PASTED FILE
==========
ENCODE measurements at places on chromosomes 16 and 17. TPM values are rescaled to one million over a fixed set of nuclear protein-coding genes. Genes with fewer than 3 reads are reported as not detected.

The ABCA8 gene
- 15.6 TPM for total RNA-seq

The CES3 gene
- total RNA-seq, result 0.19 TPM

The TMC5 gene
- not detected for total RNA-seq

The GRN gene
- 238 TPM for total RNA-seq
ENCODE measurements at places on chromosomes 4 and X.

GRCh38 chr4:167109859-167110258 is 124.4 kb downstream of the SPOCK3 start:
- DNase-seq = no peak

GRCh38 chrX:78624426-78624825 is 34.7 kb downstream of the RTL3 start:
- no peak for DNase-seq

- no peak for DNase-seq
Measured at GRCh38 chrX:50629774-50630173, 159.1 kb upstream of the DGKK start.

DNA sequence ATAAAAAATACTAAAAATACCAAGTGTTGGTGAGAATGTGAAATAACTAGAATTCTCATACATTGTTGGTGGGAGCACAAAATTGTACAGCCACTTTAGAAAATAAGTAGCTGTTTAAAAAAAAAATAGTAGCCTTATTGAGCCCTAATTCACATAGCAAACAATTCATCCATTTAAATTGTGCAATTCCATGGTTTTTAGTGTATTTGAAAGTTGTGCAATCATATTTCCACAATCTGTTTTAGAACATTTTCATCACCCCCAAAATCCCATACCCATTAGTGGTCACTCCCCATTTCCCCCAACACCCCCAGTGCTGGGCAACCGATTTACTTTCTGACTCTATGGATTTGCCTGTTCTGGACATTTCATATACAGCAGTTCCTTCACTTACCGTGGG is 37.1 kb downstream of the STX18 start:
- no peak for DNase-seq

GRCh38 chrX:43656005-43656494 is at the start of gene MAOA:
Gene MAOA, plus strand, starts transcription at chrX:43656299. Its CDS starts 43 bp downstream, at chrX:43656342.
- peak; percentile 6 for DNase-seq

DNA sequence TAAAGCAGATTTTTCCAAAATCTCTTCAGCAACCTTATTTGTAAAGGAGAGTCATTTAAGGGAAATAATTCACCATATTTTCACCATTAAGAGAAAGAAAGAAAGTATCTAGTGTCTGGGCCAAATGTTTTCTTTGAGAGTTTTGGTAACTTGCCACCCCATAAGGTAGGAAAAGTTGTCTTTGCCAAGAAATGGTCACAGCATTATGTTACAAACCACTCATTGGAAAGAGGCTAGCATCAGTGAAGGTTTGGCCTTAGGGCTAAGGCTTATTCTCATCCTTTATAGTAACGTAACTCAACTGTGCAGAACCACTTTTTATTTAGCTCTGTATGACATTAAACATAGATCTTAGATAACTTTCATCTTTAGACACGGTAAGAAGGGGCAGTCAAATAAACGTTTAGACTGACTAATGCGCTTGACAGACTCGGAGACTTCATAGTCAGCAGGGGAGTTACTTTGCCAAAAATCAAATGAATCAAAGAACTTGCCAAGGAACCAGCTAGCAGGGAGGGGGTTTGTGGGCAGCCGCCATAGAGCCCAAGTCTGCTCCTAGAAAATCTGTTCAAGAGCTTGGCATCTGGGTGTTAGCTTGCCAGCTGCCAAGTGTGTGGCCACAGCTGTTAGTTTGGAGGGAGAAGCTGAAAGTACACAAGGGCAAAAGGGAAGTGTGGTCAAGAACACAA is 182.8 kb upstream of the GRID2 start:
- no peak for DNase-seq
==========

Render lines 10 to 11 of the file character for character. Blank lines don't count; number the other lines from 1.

ENCODE measurements at places on chromosomes 4 and X.

GRCh38 chr4:167109859-167110258 is 124.4 kb downstream of the SPOCK3 start: